The Script: Negotiation Comebacks Worth Memorizing

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So the research is in: men get promoted more often on the basis of future potential, and women get promoted on the basis of past performance. Reluctance to deal with this minefield issue is something we persistently encounter with the women we consult. And for them, we're in the habit of writing scripts. Negotiation comebacks, if you will.

Take a look:

HE: I don't think you've demonstrated that you're ready for a promotion to director.

SHE: What do you think is missing in my strengths?

HE: It's not about your skills or strengths, you just need more time performing at a consistently high level.

SHE: What is the standard timeline or structure for advancement in this company?

HE: It's not that linear. My job is to track performance and promote on an individual, case by case basis.

SHE:So what metrics do you apply across the board? And what do I need to do for you to say, "Yeah, that's it. She's ready"?

HE: Look, there isn't a spot for you right now. Dave just took over as Team Director, so let's just set our sights for doing amazing things this year and we'll revisit during your review.

SHE: I'm happy to do that, but this is an issue of fairness and clarity. I am already doing the job of director. I'm hiring and managing the team, running the tests and demos, and you say I'm not ready for the job I'm already doing. What's missing?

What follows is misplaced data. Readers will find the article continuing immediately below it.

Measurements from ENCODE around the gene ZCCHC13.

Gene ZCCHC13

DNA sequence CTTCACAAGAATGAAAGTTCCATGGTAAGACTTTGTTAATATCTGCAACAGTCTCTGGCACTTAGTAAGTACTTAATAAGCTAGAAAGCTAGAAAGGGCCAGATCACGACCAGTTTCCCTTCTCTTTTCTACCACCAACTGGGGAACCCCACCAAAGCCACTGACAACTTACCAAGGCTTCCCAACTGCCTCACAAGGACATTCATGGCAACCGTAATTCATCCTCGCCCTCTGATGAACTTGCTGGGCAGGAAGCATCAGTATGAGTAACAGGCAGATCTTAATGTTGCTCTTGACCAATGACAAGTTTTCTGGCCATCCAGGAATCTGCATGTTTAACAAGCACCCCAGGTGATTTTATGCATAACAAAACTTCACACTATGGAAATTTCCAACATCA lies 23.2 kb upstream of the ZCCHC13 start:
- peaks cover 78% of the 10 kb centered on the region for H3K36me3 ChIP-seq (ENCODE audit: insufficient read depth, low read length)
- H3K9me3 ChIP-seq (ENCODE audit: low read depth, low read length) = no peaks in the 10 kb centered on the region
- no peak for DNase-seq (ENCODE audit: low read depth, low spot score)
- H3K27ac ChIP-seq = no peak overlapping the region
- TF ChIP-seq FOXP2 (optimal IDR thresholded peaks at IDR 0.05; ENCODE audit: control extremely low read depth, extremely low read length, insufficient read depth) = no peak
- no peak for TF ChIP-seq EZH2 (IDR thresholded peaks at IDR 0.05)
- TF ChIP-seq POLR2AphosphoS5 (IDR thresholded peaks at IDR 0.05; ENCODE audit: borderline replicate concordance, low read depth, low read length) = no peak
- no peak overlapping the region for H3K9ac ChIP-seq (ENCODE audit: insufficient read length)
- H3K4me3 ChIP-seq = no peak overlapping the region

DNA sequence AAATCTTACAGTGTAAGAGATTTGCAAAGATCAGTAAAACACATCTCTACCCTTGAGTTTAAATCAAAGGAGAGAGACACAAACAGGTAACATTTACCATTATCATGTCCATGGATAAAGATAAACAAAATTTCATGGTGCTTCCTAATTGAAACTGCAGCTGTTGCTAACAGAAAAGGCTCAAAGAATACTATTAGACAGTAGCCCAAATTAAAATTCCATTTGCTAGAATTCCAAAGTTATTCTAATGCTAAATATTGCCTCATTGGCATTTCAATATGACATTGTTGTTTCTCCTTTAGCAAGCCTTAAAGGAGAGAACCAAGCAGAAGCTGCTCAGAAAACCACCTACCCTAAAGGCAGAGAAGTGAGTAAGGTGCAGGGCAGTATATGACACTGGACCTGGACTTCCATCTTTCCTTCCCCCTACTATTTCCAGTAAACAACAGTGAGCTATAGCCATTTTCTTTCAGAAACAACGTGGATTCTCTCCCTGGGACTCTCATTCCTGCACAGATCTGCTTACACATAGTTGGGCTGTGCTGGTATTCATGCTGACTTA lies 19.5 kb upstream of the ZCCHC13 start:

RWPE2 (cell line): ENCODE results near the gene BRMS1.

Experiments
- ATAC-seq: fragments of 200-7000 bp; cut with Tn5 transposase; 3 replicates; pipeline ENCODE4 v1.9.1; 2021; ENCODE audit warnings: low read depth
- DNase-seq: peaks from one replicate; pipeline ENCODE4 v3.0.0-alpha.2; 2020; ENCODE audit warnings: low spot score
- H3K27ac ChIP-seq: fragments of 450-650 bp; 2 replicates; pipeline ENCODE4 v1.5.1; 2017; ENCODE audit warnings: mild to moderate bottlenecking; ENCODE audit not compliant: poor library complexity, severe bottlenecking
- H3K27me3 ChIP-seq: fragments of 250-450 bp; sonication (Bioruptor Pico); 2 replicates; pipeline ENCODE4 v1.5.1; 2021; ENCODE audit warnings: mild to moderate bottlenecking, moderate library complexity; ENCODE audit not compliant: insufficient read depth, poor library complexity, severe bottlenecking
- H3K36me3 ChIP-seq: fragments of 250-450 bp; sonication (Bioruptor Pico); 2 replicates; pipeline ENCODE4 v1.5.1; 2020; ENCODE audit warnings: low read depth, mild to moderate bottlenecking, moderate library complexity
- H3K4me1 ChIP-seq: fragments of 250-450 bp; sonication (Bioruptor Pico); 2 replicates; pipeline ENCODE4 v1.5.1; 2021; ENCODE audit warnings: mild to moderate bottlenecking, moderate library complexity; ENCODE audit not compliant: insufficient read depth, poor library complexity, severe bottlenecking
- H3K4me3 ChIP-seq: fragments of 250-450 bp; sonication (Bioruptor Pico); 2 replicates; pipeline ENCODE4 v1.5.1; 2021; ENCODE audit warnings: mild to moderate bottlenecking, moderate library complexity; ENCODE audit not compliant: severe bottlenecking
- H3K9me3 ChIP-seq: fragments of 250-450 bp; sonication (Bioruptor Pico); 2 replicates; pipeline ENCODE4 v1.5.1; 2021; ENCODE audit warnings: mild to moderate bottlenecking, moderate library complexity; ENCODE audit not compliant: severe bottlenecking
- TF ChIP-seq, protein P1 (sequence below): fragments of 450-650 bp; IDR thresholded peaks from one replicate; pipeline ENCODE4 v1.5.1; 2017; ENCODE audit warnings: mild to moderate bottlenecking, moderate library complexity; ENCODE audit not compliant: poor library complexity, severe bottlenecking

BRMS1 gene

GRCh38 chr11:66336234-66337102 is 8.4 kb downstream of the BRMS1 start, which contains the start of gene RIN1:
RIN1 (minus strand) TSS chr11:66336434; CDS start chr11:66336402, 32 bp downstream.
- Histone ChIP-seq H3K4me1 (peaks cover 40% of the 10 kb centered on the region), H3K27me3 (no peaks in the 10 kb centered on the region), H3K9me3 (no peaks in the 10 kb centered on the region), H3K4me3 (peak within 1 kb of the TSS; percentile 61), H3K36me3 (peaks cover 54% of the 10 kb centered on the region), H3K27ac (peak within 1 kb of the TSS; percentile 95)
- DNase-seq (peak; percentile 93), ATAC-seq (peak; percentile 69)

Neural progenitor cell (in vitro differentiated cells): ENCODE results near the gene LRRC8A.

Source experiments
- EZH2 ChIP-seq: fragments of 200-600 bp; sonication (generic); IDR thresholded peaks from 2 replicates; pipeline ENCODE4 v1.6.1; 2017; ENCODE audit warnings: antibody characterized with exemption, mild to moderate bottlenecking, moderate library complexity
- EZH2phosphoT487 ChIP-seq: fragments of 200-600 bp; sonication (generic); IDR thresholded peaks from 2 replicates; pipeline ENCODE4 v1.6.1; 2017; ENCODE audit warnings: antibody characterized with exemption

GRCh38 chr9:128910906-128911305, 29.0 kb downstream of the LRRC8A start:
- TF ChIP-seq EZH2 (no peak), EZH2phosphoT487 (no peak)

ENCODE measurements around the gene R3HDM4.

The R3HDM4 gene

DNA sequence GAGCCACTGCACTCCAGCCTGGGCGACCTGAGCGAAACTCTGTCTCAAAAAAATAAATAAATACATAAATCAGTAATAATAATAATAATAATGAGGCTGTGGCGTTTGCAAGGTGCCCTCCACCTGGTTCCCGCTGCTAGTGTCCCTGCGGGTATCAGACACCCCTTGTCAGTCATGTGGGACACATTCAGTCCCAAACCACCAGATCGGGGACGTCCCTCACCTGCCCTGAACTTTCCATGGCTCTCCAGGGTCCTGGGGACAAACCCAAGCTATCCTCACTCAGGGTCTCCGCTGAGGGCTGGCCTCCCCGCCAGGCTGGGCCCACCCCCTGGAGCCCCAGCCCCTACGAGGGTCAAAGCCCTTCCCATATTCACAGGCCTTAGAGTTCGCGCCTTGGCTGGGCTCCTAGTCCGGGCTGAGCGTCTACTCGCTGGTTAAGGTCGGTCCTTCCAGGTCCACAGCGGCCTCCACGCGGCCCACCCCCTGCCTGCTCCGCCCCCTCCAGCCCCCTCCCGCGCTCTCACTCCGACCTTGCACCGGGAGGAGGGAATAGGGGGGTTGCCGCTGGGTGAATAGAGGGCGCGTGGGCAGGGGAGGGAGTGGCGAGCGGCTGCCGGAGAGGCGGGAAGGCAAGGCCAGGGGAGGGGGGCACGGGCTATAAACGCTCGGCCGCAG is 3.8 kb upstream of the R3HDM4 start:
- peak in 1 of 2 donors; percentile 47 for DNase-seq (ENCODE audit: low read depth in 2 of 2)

(Notice the persistent use of diagnostic questions anyone?)

HE:It's risky for me to formally promote you. You're not a fit. I think you would get trampled. And besides, leadership doesn't really know you.

SHE: I'm really sorry to hear that. The truth is, you constantly say how I make you look good and if I were going to get trampled, it would have happened by now. So what will it take for you to put some skin in the game for me, and promote me based not only on my performance, which is great, but also on my future potential?

HE: That's a pretty risky proposition. Besides, you've set some pretty audacious goals this year, and I'd like to be sure they'll be met.

SHE: What if I ask you to trust that promoting me will demonstrate my ability to perform at a consistently high level? You know, like Dave. I mean, when have I ever demonstrated anything less?

HE: It's not that simple. Trust me.

SHE: I get that it may not be simple, but I'm asking you to trust me. And to be clear and fair. In the meantime, I'm going to write the white paper for our company on "The Path to Leadership."


Okay, let's pause there... If I kept at it, I'd run the risk of getting all Norma Rae on you. Not a bad thing, but I'm going to turn it over to you. How would you advise our female leader? And how would you conclude this conversation?